Donna Woolfolk Cross says that in the early Middle Ages, the legend
of Pope Joan (John VIII) was more popular and widespread than the story
of King Arthur. Hardly a surprise, given the undeniable morbid curiosity
that scandal in high places excites in the masses; just look (or don't)
at the attention an American president's belated admission of adultery
gets. The story of Pope Joan has all the elements of a ripping good
scandal -- sex, lies, and the Holy Roman Catholic Church.
Born of a dourly pious English priest and his beautiful Saxon wife,
Joan of Ingelheim shows an early curiosity and spirit considered
unseemly and unnatural for a female at a time when women's brains
are considered too small for much intelligence.
Joan's oldest brother secretly feeds his sister's hunger for
learning, teaching her to read and write. The girl's father fails (not for lack of trying) to beat and belittle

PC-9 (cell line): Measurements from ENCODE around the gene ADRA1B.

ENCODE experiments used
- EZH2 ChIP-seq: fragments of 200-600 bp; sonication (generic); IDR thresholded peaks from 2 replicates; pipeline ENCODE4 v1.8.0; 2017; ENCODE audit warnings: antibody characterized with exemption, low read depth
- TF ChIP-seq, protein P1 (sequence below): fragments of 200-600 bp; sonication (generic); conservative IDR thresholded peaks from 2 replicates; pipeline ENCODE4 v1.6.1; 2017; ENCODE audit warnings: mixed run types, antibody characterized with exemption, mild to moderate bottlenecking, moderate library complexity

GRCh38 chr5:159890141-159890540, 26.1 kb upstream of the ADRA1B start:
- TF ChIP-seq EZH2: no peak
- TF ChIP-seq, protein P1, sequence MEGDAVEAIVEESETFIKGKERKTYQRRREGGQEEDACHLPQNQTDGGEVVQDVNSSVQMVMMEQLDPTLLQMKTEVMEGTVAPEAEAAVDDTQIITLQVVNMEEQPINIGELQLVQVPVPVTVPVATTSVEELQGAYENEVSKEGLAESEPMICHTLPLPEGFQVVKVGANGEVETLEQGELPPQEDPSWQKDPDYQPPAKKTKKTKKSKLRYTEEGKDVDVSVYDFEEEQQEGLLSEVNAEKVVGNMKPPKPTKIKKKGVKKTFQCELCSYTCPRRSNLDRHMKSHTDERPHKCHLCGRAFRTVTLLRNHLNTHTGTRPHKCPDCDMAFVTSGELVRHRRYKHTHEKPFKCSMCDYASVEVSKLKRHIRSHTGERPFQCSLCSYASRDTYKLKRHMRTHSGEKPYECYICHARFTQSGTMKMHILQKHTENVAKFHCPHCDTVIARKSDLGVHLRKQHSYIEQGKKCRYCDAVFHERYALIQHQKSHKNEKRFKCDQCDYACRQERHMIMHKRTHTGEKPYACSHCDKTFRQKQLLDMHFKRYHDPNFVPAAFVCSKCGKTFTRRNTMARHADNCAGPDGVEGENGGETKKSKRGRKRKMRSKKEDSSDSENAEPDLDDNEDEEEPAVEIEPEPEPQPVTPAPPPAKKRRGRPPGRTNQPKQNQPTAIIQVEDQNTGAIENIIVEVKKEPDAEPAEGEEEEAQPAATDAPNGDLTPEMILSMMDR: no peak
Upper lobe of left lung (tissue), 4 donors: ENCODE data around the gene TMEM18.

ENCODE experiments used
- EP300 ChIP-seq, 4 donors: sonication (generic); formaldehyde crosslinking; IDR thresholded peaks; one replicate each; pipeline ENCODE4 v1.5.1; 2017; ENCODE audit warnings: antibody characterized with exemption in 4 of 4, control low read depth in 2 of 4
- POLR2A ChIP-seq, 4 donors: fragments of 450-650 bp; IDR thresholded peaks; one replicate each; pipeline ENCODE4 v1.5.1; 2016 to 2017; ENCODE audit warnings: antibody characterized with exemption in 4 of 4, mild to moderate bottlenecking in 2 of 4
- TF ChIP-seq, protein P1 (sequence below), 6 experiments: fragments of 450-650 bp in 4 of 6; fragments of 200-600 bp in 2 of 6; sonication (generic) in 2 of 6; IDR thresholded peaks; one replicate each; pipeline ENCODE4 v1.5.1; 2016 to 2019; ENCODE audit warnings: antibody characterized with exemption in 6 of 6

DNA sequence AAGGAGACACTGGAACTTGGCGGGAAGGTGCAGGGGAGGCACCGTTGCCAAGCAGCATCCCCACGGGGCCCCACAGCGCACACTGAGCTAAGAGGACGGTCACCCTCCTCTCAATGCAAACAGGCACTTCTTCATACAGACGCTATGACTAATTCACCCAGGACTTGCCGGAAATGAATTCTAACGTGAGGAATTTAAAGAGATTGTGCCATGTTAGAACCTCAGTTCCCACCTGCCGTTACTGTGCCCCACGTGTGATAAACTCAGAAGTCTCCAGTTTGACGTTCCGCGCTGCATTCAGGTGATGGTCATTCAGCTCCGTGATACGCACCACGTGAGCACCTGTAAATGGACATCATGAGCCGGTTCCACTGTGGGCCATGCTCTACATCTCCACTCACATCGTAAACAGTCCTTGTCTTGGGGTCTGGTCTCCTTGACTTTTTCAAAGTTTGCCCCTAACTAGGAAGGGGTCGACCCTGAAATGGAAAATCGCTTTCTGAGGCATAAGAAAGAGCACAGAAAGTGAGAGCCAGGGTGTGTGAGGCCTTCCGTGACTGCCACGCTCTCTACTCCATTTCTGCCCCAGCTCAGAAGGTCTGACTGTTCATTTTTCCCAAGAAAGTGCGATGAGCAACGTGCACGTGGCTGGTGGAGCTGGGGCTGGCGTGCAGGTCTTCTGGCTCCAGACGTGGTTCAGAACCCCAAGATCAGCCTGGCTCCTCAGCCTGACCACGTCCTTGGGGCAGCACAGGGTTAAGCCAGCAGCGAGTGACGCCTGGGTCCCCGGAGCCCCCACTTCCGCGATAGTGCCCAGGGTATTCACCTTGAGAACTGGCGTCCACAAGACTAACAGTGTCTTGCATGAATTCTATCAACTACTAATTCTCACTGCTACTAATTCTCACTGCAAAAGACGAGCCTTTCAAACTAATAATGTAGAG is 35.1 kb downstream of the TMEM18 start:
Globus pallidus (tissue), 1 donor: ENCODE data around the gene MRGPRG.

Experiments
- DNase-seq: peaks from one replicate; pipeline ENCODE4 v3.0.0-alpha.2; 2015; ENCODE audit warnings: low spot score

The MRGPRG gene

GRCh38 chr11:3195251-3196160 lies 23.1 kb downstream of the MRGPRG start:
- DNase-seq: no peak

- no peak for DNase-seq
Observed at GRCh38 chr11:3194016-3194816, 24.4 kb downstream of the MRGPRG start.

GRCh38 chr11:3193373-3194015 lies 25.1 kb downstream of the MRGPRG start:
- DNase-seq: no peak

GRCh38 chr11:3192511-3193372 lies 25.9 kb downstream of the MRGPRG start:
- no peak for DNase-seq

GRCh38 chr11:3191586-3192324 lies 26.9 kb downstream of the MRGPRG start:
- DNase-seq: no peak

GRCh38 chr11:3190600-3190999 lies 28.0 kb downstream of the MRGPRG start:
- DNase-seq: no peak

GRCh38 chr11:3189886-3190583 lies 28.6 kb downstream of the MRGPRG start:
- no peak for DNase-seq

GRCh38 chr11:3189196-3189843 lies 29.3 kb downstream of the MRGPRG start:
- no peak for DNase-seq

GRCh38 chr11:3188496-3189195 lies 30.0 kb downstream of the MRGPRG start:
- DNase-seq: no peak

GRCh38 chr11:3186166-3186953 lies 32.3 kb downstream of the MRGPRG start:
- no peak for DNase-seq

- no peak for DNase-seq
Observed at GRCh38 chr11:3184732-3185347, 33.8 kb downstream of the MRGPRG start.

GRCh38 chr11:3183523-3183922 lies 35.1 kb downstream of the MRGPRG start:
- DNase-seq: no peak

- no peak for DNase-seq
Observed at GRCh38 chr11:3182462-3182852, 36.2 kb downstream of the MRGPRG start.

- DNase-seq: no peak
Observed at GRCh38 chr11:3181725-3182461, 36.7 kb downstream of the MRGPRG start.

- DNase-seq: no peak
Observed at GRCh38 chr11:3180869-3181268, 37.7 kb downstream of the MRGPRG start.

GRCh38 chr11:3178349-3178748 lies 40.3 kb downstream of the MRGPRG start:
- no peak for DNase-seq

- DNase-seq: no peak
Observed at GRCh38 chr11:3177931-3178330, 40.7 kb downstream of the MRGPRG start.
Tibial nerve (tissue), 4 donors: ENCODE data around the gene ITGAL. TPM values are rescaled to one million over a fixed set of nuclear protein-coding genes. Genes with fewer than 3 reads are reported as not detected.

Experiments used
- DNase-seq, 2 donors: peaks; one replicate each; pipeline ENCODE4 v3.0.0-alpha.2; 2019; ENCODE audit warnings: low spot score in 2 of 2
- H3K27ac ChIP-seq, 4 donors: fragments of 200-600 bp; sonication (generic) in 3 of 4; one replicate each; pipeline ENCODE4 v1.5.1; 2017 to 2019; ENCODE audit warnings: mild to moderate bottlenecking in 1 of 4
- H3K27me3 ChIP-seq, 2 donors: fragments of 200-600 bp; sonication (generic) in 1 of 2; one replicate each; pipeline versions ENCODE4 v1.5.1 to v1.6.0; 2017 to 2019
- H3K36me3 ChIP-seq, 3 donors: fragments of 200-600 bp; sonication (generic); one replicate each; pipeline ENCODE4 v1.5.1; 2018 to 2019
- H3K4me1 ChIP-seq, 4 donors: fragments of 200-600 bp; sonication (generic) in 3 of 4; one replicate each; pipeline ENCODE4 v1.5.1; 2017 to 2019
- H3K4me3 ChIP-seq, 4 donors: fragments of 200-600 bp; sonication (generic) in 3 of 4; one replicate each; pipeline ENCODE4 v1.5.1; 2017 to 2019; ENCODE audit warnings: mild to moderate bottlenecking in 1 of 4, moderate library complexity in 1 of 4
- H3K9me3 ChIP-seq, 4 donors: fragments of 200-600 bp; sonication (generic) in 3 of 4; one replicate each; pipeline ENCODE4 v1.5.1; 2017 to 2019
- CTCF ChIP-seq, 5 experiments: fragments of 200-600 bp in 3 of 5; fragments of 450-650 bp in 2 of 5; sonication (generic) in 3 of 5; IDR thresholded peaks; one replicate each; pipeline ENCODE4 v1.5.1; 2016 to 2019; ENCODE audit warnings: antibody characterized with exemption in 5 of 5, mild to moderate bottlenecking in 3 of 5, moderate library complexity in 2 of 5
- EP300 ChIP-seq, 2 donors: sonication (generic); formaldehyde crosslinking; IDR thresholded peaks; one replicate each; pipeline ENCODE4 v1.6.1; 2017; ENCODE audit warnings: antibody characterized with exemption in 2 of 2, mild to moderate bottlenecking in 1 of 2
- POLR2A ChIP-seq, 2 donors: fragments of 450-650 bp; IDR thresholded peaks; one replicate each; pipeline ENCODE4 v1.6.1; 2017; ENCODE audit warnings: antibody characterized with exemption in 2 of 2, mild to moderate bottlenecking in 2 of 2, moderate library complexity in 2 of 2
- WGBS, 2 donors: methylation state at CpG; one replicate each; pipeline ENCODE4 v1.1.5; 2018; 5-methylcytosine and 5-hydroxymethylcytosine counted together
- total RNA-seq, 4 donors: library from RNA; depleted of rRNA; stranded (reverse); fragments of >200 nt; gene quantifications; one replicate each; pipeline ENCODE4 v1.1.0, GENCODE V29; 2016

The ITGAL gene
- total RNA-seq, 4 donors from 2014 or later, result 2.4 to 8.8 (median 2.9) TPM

the thirst for knowledge from her. The encouragement of a Greek churchmen moves Joan to take the first step down a path that will lead her to love, loss, fulfillment and ultimate tragedy. Disguised as a man to gain access to an education, she will defy her father, deny a lover and refute (imperfectly) her womanhood. She will achieve the highest throne in Christendom: the papal chair.
Little information remains on the historical female pope. The Catholic
Church has admittedly expunged all records of her. Cross has taken literary
license with some dates and events for story's sake, but is convinced of
the reality of Joan's papacy. At least two other women are documented
in medieval times as maintaining a male disguise and rising in the ranks
of two separate monasteries. Did Pope Joan actually exist? Quite possibly.
Does her story make a good novel? Definitely.
Read our brief interview with Donna Woolfolk Cross.
To read more about Donna Woolfolk Cross and her writing, visit her home page.